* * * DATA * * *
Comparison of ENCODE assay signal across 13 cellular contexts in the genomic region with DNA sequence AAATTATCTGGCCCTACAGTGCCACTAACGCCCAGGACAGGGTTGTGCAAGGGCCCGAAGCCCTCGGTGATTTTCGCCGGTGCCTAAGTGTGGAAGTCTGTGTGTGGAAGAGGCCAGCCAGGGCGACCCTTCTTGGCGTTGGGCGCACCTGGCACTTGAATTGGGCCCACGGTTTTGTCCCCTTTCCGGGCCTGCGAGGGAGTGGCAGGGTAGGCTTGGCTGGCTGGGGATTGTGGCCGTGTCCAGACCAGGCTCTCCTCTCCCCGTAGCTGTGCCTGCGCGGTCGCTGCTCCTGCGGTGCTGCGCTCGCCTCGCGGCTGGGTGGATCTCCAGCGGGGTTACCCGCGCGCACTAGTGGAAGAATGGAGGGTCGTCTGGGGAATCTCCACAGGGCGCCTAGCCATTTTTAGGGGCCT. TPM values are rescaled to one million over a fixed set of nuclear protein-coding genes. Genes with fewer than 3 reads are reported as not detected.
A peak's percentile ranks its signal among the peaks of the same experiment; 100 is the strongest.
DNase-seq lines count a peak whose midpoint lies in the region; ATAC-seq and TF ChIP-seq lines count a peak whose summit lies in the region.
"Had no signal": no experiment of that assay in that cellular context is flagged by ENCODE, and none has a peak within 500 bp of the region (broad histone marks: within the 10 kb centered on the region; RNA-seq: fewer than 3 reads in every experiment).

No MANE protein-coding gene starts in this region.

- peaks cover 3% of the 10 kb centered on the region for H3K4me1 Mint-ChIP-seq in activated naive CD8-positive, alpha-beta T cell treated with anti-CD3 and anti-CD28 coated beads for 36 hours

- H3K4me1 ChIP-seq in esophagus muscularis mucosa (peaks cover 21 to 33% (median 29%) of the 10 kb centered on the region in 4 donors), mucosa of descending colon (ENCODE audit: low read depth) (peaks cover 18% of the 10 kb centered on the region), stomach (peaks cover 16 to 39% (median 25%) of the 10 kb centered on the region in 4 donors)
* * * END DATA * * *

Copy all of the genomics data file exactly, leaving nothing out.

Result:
Comparison of ENCODE assay signal across 13 cellular contexts in the genomic region with DNA sequence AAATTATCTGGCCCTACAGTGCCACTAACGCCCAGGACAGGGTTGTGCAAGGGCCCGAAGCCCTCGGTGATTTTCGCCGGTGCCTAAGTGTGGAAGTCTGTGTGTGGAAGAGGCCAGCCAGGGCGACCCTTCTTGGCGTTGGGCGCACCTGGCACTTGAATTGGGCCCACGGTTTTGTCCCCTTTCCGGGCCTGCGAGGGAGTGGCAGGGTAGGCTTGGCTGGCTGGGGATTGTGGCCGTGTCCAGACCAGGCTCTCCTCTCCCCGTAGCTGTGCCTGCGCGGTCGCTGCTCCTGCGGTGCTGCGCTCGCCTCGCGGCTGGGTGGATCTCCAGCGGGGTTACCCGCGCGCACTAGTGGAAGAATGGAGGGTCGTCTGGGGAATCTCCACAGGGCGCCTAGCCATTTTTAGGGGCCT. TPM values are rescaled to one million over a fixed set of nuclear protein-coding genes. Genes with fewer than 3 reads are reported as not detected.
A peak's percentile ranks its signal among the peaks of the same experiment; 100 is the strongest.
DNase-seq lines count a peak whose midpoint lies in the region; ATAC-seq and TF ChIP-seq lines count a peak whose summit lies in the region.
"Had no signal": no experiment of that assay in that cellular context is flagged by ENCODE, and none has a peak within 500 bp of the region (broad histone marks: within the 10 kb centered on the region; RNA-seq: fewer than 3 reads in every experiment).

No MANE protein-coding gene starts in this region.

- peaks cover 3% of the 10 kb centered on the region for H3K4me1 Mint-ChIP-seq in activated naive CD8-positive, alpha-beta T cell treated with anti-CD3 and anti-CD28 coated beads for 36 hours

- H3K4me1 ChIP-seq in esophagus muscularis mucosa (peaks cover 21 to 33% (median 29%) of the 10 kb centered on the region in 4 donors), mucosa of descending colon (ENCODE audit: low read depth) (peaks cover 18% of the 10 kb centered on the region), stomach (peaks cover 16 to 39% (median 25%) of the 10 kb centered on the region in 4 donors)